Mood swings, knowing you can no longer have children, low libido and just a sense of who you are as a woman come into question. It can be a sad time for many.
Hot flashes do not help. When you are in the middle of asserting yourself in any way and you begin to feel flush, uncomfortable and sweat – these are all traditional signals you are not comfortable. And, though it may be out of your control, and though you may have felt confident before you began, once a hot flash begins – you’re not so much anymore. And the people you are engaged with, they may question whether or not you are – or at least you may feel they are.
Another interesting discovery concerns night sweats. Although, another one of the most reported symptoms is sleep disturbance and night sweats, this has not been found in most laboratory studies. One study, “found no differences among age-matched premenopausal women, postmenopausal symptomatic women, and postmenopausal asymptomatic women on any sleep measure, performance test, or questionnaire measure. Additionally, hot flashes did not appear to trigger awakenings or arousals based on analysis of whole-night data.”
And subsequent studies have found that women during this age range, whether they are experiencing perimenopause, menopause or not, they do have more sleep disturbances during the second half of their sleep cycles. However, rather than perimenopause or menopause as the cause, their “findings emphasize the importance of detecting primary sleep disorders, such as apnea and periodic limb movements which are highly disruptive of sleep and can have serious medical consequences.” Source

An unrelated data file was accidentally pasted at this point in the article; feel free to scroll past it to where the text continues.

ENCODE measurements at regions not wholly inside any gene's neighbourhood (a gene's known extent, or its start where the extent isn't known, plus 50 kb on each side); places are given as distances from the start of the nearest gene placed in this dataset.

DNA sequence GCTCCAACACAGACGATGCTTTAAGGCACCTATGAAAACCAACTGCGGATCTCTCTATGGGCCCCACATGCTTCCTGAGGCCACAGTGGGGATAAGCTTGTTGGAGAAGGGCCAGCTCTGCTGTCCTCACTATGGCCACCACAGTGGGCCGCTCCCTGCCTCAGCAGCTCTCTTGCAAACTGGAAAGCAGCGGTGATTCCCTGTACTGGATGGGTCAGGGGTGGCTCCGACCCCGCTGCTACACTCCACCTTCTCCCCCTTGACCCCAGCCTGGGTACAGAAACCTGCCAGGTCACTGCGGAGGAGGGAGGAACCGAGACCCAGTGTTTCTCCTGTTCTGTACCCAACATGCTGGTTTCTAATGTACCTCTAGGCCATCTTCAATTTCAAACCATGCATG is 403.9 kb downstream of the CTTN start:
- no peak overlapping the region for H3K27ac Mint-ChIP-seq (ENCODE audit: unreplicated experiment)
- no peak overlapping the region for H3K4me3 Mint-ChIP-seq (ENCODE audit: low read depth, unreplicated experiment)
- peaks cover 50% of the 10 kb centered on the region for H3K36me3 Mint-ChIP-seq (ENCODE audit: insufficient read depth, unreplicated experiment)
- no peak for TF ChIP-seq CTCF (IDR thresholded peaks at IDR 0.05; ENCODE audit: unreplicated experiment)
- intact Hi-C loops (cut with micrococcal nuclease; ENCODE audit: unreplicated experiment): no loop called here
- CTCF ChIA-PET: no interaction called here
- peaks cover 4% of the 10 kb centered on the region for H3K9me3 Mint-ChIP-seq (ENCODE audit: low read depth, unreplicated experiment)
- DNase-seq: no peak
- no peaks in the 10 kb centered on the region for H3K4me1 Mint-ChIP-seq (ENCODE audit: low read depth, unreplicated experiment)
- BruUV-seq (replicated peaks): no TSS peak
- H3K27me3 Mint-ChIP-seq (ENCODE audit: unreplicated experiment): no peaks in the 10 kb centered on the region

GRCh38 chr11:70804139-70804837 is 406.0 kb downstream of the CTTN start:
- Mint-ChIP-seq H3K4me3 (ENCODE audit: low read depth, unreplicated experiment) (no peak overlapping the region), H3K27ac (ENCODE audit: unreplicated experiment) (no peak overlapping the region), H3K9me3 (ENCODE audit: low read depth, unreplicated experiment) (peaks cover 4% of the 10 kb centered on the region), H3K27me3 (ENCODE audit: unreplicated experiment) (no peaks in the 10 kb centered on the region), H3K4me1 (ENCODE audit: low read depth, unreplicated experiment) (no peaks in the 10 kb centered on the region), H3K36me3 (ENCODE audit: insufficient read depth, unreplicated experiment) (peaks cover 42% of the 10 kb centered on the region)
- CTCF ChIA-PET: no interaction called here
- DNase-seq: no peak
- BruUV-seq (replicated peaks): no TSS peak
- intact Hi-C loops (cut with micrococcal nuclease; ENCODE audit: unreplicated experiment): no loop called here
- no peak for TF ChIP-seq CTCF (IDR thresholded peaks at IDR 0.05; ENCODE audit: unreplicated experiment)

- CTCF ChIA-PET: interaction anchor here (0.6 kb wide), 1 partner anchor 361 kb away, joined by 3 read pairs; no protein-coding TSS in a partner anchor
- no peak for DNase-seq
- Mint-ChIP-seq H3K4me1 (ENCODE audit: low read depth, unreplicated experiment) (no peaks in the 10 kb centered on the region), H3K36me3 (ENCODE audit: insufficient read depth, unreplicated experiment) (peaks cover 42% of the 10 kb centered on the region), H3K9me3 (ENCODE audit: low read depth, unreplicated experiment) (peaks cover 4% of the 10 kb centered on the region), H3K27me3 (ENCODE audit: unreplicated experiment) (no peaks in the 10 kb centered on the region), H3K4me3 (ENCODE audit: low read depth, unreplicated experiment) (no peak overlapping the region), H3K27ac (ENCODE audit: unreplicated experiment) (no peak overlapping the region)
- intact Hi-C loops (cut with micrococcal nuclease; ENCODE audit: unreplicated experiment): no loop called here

It’s good to know more about the cause of hot flashes, so we can find appropriate and effects ways to manage them. However, regardless of the cause of hot flashes they are uncomfortable, inconvenient and can disrupt your life.
One thing I have found, is that many of the women I see with night sweats have a sluggish liver for one reason or another. Often, hot flashes are associated with lower estrogen, but if your hormone replacement therapy isn’t helping to reduce your hot flashes and night sweats, check your liver function.
Your liver performs a lot of different functions to include filtering your blood coming from your digestive tract, detoxifying toxins and metabolizing drugs. A lot of the work happens while you sleep and being such a large organ doing a lot of work, it generates quite a bit of heat.
In addition to a heavy workload, your liver may be struggling for other reasons. Being that it’s so important to your health and vitality, it’s always good to check the health of your liver.
What You Can Do
Avoiding things that trigger your hot flashes can significantly lower the frequency and intensity of your hot flashes. Start by noticing what was happening or the environment before the onset of your hot flashes. Writing them down in a journal can help you identify patterns which can help you avoid specific environments or conditions that set your off.
Additionally, you may be able to avoid them by avoiding the more common triggers:
- Hot rooms or outside in hot weather
- Hot or spicy foods
- Smoke, or smoking
- Tight or constricting clothing
You can also try dressing in light, loose layers. This can help you feel less constricted and, you can take off layers as needed.